Crazy Eddie wrote:
You wouldn't need to treat a curved space as if it was flat, you'd just need a mathematically consistent way to account for that curvature itself. Which is, like, stupefyingly difficult, but hardly impossible

The Minkowski metric is the
very definition of flat. It's simple: (1, 1, 1, 1)  apart from the minus sign, it's pretty much a straight map from number to space, no transformation, so if I feed x = 2, y = 3 and z = 3 into it it gives me back x = 2, y = 2 and z= 3.
"Minkowski space with curvature" isn't Minkowski space but something else. Once you introduce a set of coordinates with anything other than 1 and 1 as the metric, you're back in curved space. And special relativity comes out of pretty much all spaces, but only in locally flat coordinates and linearized gravity in that space thus making it a subcase of GR.
Crazy Eddie wrote:
Locallyflat spacetime is a mathematical conceit that doesn't actually exist in reality and so special relativity itself is just an approximation (like using the ideal gas model to calculate drag coefficients on a spacecraft; you can get away with it under some circumstances, but not all).

"Special relativity is just an approximation"  where's your experimental evidence for this? Hundreds of experiments have been done which have verified special relativity, taking place in locally flat spacetime. You've said dark matter theorists are getting ahead of themselves, but here you mention something which flies in the face of modern quantum field theory and astrophysics without anything to back that up.
"Dark matter", whatever it is, isn't just a mathematical invention done for shits and giggles. We have CMB observations from Planck, and observations of gravitational lensing which tells us that there's something going on there. It could be an undiscovered form of matter, it could be quantum gravity effects... but apart from the "dark matter" problem we know the rest of relativity is pretty much right.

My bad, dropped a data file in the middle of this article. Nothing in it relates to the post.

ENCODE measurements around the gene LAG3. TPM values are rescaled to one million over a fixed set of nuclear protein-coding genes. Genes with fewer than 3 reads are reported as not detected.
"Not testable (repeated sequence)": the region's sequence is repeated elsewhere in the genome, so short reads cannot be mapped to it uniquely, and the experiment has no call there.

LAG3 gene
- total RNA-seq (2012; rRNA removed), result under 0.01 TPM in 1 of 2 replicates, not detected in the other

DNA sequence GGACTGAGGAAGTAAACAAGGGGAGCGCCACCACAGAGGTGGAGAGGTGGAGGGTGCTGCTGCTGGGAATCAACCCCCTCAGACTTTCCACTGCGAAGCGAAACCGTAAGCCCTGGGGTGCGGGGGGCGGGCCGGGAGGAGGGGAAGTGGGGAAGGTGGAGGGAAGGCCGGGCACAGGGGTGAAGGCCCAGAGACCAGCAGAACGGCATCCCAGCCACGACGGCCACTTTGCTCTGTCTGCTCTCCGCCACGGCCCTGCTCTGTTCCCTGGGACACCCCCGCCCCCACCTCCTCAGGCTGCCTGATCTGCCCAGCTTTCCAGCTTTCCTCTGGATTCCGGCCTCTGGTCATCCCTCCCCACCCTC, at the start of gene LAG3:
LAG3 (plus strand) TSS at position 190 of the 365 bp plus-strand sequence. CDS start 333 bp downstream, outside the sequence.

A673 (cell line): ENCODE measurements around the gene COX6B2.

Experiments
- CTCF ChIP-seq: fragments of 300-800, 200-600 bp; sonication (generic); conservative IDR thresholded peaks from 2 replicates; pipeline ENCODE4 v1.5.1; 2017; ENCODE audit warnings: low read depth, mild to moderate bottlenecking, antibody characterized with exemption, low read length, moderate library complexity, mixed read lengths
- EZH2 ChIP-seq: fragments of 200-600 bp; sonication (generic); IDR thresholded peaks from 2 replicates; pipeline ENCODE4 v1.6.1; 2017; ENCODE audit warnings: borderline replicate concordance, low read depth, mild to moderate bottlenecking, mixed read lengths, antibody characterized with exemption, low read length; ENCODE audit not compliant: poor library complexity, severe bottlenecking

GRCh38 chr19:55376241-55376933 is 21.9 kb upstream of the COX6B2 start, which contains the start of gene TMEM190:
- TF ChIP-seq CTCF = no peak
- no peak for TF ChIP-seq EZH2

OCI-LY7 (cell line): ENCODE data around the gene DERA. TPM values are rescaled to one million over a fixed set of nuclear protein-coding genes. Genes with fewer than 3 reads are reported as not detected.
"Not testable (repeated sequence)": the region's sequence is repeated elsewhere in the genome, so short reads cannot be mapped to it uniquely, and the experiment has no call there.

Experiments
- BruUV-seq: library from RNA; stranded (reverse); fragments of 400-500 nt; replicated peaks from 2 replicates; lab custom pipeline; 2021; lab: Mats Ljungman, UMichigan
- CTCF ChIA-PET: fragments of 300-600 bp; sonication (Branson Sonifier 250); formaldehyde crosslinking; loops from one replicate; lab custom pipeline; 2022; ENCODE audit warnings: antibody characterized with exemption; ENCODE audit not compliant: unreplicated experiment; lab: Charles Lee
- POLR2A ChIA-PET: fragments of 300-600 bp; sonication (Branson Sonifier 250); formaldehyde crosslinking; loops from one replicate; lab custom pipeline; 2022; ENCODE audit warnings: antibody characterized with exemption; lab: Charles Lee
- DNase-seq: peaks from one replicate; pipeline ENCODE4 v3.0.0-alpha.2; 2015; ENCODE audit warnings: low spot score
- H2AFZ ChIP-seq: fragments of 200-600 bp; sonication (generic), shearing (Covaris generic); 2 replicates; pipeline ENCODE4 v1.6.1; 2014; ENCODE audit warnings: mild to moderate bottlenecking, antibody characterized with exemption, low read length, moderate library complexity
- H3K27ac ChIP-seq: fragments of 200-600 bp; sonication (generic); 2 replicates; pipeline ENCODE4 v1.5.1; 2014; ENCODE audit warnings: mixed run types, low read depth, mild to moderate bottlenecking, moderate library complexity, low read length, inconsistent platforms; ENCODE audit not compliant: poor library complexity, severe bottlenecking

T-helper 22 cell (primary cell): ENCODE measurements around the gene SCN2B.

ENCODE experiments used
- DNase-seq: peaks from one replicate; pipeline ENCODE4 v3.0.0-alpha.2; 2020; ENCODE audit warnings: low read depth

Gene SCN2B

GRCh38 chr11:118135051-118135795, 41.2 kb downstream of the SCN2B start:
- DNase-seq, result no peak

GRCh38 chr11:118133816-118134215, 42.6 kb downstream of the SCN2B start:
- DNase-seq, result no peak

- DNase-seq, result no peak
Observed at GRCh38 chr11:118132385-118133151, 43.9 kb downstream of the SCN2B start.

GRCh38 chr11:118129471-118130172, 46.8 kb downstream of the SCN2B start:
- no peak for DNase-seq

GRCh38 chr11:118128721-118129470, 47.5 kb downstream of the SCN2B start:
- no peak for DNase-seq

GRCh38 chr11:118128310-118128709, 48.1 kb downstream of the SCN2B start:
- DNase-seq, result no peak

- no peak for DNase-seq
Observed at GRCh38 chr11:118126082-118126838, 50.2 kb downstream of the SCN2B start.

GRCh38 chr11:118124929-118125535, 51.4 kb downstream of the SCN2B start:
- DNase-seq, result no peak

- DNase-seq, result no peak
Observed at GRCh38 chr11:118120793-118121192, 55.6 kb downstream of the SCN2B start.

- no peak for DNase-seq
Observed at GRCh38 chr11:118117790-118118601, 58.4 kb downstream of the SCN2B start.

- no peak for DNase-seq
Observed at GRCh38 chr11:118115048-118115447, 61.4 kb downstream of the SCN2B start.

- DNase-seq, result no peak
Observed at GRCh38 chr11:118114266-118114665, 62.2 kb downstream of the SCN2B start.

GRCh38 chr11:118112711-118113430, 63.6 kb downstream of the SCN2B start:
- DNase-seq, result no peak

This isn't "the establishment" talking, but rather experimental data. Special relativity has been verified time and again by RHIC, LEP, LHC and many other experiments. If an unusual gravitational effect had popped up at any of these that indicated something was wrong with basic special relativity, it would have been noticed and studied.
Nothing so far, and unless a spectacular deviation from special relativity at the colliders no reason to doubt relativity. Physicists don't just "accept" relativity  if, say, we discovered Lorentz violations at a collider we'd go and start reworking what we know about it.
Crazy Eddie wrote:
Really, I'm saying that Einstein's relativity is a paradigm that obfuscates the fact that Minkowski spacetime IS applicable to curved (or rather BUMPY) spacetime

This is a
speculation on your part, not a
fact. I'm a theoretical physicist: what I do is theory, and fact only if it pops up in an experiment. If I say something is a fact in a paper, then I've got to back it up. I can say many aspects of the Standard Model are a fact: they've been measured. Relativistic time dilation: a fact, it has been measured.
Academic language is full of disclaimers when applied to theoretical physics 
fact is a very loaded term to use, and here you're saying that a flat space metric is applicable to curved spaces which kind of flies in the face of geometry. The distance measures of Minkowski space when applied to curved space will not give correct results as they would fail to take into account the properties of that space  (1,1,1,1) would give wrong answers when mapping numbers to the manifold surrounding, say, a star or other spherically symmetric body.
If you can put forth a substantial body of experimental data to show that equations of motion in curved spaces can be found using the Minkowski metric, I'd accept that as a fact. I accept that there is something we call "dark matter" out there because of experimental evidence, although what the specifics of it are I would say are unknown.
When it comes to "the Minkowski metric can be applied to a curved space" I generally tend to trust my differential geometry books which define it as a flat space and only a flat space, rather than your statement that this isn't true.